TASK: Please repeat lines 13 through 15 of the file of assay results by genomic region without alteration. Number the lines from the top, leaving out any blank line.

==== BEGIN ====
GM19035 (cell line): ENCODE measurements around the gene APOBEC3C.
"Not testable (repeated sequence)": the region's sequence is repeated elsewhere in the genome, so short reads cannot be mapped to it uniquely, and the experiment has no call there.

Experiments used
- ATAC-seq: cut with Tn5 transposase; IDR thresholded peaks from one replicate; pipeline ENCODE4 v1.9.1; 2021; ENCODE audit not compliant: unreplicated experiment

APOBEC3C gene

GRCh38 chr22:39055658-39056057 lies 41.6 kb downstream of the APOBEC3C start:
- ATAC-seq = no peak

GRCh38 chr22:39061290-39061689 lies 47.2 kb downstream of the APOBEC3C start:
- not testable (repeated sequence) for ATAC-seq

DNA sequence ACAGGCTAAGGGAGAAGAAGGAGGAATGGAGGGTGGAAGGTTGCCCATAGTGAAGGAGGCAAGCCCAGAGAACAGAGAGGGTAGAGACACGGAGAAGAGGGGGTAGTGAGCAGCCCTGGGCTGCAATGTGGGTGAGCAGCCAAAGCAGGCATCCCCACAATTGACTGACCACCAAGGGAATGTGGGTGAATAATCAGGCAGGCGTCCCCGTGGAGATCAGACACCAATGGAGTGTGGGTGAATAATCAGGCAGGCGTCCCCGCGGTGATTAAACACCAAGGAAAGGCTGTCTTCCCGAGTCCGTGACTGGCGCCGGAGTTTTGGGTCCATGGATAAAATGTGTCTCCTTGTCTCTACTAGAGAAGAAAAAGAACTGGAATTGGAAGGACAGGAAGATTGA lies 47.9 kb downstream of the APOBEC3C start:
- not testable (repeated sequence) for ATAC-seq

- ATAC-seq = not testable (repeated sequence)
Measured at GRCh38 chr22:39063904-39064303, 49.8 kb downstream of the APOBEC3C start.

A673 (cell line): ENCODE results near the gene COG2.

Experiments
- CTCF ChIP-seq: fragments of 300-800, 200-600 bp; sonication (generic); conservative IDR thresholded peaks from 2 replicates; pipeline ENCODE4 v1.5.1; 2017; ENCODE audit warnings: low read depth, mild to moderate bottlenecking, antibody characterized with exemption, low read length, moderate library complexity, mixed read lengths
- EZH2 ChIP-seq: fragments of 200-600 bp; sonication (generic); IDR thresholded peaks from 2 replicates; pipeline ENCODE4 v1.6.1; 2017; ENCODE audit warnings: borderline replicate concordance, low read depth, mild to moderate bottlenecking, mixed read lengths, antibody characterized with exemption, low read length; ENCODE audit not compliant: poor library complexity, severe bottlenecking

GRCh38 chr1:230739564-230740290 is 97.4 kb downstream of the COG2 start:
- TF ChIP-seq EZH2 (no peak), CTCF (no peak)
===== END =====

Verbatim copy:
Measured at GRCh38 chr22:39063904-39064303, 49.8 kb downstream of the APOBEC3C start.

A673 (cell line): ENCODE results near the gene COG2.

Experiments